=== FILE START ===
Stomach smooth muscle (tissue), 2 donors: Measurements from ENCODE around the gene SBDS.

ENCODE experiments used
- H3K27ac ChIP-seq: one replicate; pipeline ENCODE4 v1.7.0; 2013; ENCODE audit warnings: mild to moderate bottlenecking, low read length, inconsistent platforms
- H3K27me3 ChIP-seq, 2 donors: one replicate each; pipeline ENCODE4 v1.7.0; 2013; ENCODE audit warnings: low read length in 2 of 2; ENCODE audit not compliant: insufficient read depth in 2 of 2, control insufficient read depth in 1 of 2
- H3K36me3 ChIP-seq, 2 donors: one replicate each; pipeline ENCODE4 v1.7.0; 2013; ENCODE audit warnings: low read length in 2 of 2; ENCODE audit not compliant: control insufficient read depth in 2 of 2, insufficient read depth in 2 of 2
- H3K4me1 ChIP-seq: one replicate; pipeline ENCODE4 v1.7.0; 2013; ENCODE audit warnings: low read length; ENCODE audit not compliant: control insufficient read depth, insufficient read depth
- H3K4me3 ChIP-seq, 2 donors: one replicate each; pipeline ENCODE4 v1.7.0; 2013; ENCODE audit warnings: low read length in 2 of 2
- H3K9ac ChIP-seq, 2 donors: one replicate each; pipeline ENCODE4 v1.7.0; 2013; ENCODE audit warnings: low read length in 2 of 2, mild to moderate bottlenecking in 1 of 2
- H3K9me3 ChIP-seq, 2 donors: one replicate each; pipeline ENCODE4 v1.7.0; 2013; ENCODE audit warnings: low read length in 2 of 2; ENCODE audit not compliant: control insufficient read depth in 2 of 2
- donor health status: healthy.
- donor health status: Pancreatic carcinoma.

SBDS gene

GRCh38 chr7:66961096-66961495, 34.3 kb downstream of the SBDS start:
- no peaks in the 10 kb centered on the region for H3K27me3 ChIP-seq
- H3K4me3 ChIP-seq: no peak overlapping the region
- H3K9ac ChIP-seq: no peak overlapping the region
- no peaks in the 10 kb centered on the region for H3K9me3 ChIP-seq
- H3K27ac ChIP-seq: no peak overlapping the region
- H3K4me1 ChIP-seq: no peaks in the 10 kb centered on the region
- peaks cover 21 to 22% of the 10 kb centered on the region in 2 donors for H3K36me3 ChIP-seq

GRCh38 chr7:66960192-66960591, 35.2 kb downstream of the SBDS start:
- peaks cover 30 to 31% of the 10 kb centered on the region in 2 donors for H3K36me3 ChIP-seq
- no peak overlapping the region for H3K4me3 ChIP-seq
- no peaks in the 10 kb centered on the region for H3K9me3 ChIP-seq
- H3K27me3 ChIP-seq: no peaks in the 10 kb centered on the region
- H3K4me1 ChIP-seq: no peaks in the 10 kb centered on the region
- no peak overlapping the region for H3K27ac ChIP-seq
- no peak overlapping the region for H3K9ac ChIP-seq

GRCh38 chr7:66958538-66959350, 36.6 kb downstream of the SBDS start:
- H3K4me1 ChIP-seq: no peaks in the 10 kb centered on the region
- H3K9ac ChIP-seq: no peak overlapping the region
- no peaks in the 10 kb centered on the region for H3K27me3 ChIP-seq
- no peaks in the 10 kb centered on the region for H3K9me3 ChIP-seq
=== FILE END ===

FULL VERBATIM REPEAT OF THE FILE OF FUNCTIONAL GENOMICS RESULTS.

Stomach smooth muscle (tissue), 2 donors: Measurements from ENCODE around the gene SBDS.

ENCODE experiments used
- H3K27ac ChIP-seq: one replicate; pipeline ENCODE4 v1.7.0; 2013; ENCODE audit warnings: mild to moderate bottlenecking, low read length, inconsistent platforms
- H3K27me3 ChIP-seq, 2 donors: one replicate each; pipeline ENCODE4 v1.7.0; 2013; ENCODE audit warnings: low read length in 2 of 2; ENCODE audit not compliant: insufficient read depth in 2 of 2, control insufficient read depth in 1 of 2
- H3K36me3 ChIP-seq, 2 donors: one replicate each; pipeline ENCODE4 v1.7.0; 2013; ENCODE audit warnings: low read length in 2 of 2; ENCODE audit not compliant: control insufficient read depth in 2 of 2, insufficient read depth in 2 of 2
- H3K4me1 ChIP-seq: one replicate; pipeline ENCODE4 v1.7.0; 2013; ENCODE audit warnings: low read length; ENCODE audit not compliant: control insufficient read depth, insufficient read depth
- H3K4me3 ChIP-seq, 2 donors: one replicate each; pipeline ENCODE4 v1.7.0; 2013; ENCODE audit warnings: low read length in 2 of 2
- H3K9ac ChIP-seq, 2 donors: one replicate each; pipeline ENCODE4 v1.7.0; 2013; ENCODE audit warnings: low read length in 2 of 2, mild to moderate bottlenecking in 1 of 2
- H3K9me3 ChIP-seq, 2 donors: one replicate each; pipeline ENCODE4 v1.7.0; 2013; ENCODE audit warnings: low read length in 2 of 2; ENCODE audit not compliant: control insufficient read depth in 2 of 2
- donor health status: healthy.
- donor health status: Pancreatic carcinoma.

SBDS gene

GRCh38 chr7:66961096-66961495, 34.3 kb downstream of the SBDS start:
- no peaks in the 10 kb centered on the region for H3K27me3 ChIP-seq
- H3K4me3 ChIP-seq: no peak overlapping the region
- H3K9ac ChIP-seq: no peak overlapping the region
- no peaks in the 10 kb centered on the region for H3K9me3 ChIP-seq
- H3K27ac ChIP-seq: no peak overlapping the region
- H3K4me1 ChIP-seq: no peaks in the 10 kb centered on the region
- peaks cover 21 to 22% of the 10 kb centered on the region in 2 donors for H3K36me3 ChIP-seq

GRCh38 chr7:66960192-66960591, 35.2 kb downstream of the SBDS start:
- peaks cover 30 to 31% of the 10 kb centered on the region in 2 donors for H3K36me3 ChIP-seq
- no peak overlapping the region for H3K4me3 ChIP-seq
- no peaks in the 10 kb centered on the region for H3K9me3 ChIP-seq
- H3K27me3 ChIP-seq: no peaks in the 10 kb centered on the region
- H3K4me1 ChIP-seq: no peaks in the 10 kb centered on the region
- no peak overlapping the region for H3K27ac ChIP-seq
- no peak overlapping the region for H3K9ac ChIP-seq

GRCh38 chr7:66958538-66959350, 36.6 kb downstream of the SBDS start:
- H3K4me1 ChIP-seq: no peaks in the 10 kb centered on the region
- H3K9ac ChIP-seq: no peak overlapping the region
- no peaks in the 10 kb centered on the region for H3K27me3 ChIP-seq
- no peaks in the 10 kb centered on the region for H3K9me3 ChIP-seq